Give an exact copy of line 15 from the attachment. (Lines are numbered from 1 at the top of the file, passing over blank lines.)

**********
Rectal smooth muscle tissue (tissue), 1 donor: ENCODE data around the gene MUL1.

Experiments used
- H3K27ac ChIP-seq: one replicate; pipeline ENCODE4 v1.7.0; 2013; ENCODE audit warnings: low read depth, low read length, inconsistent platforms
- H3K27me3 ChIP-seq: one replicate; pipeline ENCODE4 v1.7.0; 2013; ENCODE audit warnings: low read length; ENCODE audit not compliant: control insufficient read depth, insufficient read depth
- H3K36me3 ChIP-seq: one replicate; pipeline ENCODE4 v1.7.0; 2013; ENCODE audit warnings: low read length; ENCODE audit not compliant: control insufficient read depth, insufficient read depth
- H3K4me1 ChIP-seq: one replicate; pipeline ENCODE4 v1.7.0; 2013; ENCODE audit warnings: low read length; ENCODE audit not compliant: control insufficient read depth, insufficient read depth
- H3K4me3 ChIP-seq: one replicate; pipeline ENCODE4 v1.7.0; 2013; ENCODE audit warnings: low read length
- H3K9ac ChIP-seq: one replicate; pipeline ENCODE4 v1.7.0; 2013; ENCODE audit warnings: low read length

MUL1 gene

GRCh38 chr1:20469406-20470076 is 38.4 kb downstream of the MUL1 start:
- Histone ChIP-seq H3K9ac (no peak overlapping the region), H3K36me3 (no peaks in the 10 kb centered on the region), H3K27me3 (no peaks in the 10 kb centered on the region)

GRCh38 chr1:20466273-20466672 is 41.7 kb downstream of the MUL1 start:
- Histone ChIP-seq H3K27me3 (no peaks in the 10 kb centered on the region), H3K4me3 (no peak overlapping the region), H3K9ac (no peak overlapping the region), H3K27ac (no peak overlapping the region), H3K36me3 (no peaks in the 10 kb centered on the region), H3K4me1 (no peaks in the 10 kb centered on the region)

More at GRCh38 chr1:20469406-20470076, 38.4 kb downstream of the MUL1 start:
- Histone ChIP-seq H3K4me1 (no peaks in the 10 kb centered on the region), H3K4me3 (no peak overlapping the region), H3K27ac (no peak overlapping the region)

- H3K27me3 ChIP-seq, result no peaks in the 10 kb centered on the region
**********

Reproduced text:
- Histone ChIP-seq H3K4me1 (no peaks in the 10 kb centered on the region), H3K4me3 (no peak overlapping the region), H3K27ac (no peak overlapping the region)